Wright-Patt’s Fecher Touts Efforts to Help the Middle Class
Mortgage modifications, low-cost credit cards, alternatives to payday loans and strong financial literacy counseling are among the ways Ohio’s Wright-Patt CU helps its members improve their financial health, Wright-Patt FCU President/CEO Doug Fecher will tell a Senate panel on Tuesday.
Fecher, who noted that the ratio of household debt to disposable income is almost 120% compared with 80% 10 years ago, said his $2.1 billion suburban Dayton credit union could meet the needs of more people if they had to spend less time complying with regulations.
"Since 2008, we’ve been given more than 160 new rules and regulations from some 27 different federal agencies,’’ he will say, according to testimony obtained by Credit Union Times. “While credit unions would rather hire loan advisors and financial counselors to help consumers improve their financial situation, we’re instead hiring compliance officers to deal with the new rules. The largest banks have armies of attorneys to deal with these regulations – we don’t.’’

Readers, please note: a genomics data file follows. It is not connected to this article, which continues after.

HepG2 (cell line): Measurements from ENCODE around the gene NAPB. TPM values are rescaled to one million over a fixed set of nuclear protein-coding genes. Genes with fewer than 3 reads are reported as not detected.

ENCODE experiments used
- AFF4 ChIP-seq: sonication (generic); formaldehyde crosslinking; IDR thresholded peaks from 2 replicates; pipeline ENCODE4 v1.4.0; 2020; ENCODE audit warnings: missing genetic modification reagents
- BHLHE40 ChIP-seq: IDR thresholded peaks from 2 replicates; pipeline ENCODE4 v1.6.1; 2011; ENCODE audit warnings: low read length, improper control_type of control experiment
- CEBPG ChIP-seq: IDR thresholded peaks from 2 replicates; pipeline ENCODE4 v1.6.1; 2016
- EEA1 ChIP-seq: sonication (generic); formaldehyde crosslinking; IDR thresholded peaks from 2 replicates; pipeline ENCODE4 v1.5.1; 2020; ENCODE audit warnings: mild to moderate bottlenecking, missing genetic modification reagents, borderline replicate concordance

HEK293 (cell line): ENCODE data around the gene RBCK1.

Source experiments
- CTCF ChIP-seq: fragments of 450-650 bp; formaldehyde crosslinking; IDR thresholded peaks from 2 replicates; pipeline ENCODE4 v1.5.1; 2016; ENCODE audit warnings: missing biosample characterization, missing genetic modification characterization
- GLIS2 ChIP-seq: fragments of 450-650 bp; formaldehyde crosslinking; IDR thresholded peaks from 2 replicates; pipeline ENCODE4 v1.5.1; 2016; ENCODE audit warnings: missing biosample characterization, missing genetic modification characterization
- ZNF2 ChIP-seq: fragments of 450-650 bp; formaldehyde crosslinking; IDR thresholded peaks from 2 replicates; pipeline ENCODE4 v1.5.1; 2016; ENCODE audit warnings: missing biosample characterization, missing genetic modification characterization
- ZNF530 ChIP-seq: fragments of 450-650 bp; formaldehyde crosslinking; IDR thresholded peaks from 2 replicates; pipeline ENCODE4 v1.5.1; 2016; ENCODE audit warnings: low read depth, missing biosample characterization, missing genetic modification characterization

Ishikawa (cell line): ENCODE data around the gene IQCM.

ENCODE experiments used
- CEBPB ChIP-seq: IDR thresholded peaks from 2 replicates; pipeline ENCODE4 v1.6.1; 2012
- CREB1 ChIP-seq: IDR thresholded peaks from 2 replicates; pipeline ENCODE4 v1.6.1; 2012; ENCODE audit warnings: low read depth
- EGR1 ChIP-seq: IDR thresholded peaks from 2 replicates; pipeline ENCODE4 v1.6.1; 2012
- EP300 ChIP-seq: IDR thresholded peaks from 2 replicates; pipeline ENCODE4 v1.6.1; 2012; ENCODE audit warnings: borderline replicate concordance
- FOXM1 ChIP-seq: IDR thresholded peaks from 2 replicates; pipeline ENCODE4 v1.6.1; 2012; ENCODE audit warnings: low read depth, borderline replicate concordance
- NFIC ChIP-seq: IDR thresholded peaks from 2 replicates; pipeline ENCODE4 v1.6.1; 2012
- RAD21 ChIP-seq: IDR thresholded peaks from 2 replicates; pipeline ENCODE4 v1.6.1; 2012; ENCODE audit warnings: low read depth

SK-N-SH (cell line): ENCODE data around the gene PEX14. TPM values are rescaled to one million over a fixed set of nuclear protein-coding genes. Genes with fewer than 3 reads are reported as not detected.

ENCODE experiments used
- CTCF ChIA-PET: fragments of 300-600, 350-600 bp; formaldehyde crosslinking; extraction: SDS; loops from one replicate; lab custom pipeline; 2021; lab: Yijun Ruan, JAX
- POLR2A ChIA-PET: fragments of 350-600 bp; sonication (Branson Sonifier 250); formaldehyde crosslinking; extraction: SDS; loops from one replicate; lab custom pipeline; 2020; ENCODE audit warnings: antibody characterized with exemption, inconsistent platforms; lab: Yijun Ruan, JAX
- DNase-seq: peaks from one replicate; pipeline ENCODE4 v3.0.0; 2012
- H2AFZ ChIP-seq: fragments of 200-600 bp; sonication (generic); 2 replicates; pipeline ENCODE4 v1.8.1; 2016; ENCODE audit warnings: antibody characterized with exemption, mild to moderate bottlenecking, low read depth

Fecher doesn’t address what regulations he’d like to see changed, according to the testimony, which is scheduled for delivery at a hearing of the Senate Banking Committee’s Subcommittee on Financial Institutions and Consumer Protection.
Fecher noted that through its alliance with the Miami Valley Fair Housing agency they have helped many people modify mortgages so they can stay in their homes.
He also noted that when the credit union offers credit cards it’s viewed as “a convenient payment mechanism, and not a temptation to run up debt.’’ Because of that, they don’t offer rewards programs that encourage more spending and their interest rates start at 6.25%.
Fecher said his credit union has several financial planning programs, including a project with a local television station, “The Savings Race.’’ This features five families interested in improving their financial health and is modeled after the NBC weight loss program, “The Biggest Loser.”
The hearing, which is scheduled to start at 3 p.m., is on the topic of “Consumer Protection and Middle Class Wealth Building in an Age of Growing Household Debt.’’